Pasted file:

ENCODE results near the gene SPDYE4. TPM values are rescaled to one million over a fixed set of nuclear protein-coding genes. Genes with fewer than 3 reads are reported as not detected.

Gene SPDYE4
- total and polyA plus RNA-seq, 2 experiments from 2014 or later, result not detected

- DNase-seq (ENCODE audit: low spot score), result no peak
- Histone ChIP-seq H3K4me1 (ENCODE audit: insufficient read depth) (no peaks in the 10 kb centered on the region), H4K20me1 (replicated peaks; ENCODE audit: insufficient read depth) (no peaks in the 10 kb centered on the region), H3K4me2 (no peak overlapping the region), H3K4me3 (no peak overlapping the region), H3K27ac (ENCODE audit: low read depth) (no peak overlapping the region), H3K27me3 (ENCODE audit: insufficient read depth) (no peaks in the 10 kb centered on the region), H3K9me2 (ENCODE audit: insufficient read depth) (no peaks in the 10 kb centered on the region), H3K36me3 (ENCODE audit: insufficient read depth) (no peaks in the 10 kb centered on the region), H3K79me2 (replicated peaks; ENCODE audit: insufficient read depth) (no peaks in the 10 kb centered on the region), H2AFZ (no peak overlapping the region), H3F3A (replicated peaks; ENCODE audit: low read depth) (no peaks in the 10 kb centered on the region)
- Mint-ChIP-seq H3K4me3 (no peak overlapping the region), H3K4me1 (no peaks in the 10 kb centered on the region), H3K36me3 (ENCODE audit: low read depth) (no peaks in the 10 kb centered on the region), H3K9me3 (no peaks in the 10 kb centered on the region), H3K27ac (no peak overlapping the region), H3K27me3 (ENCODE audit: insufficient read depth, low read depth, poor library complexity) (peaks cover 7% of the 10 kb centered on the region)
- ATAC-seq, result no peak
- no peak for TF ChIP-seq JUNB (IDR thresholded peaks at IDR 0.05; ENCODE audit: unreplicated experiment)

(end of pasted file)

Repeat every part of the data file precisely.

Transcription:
ENCODE results near the gene SPDYE4. TPM values are rescaled to one million over a fixed set of nuclear protein-coding genes. Genes with fewer than 3 reads are reported as not detected.

Gene SPDYE4
- total and polyA plus RNA-seq, 2 experiments from 2014 or later, result not detected

- DNase-seq (ENCODE audit: low spot score), result no peak
- Histone ChIP-seq H3K4me1 (ENCODE audit: insufficient read depth) (no peaks in the 10 kb centered on the region), H4K20me1 (replicated peaks; ENCODE audit: insufficient read depth) (no peaks in the 10 kb centered on the region), H3K4me2 (no peak overlapping the region), H3K4me3 (no peak overlapping the region), H3K27ac (ENCODE audit: low read depth) (no peak overlapping the region), H3K27me3 (ENCODE audit: insufficient read depth) (no peaks in the 10 kb centered on the region), H3K9me2 (ENCODE audit: insufficient read depth) (no peaks in the 10 kb centered on the region), H3K36me3 (ENCODE audit: insufficient read depth) (no peaks in the 10 kb centered on the region), H3K79me2 (replicated peaks; ENCODE audit: insufficient read depth) (no peaks in the 10 kb centered on the region), H2AFZ (no peak overlapping the region), H3F3A (replicated peaks; ENCODE audit: low read depth) (no peaks in the 10 kb centered on the region)
- Mint-ChIP-seq H3K4me3 (no peak overlapping the region), H3K4me1 (no peaks in the 10 kb centered on the region), H3K36me3 (ENCODE audit: low read depth) (no peaks in the 10 kb centered on the region), H3K9me3 (no peaks in the 10 kb centered on the region), H3K27ac (no peak overlapping the region), H3K27me3 (ENCODE audit: insufficient read depth, low read depth, poor library complexity) (peaks cover 7% of the 10 kb centered on the region)
- ATAC-seq, result no peak
- no peak for TF ChIP-seq JUNB (IDR thresholded peaks at IDR 0.05; ENCODE audit: unreplicated experiment)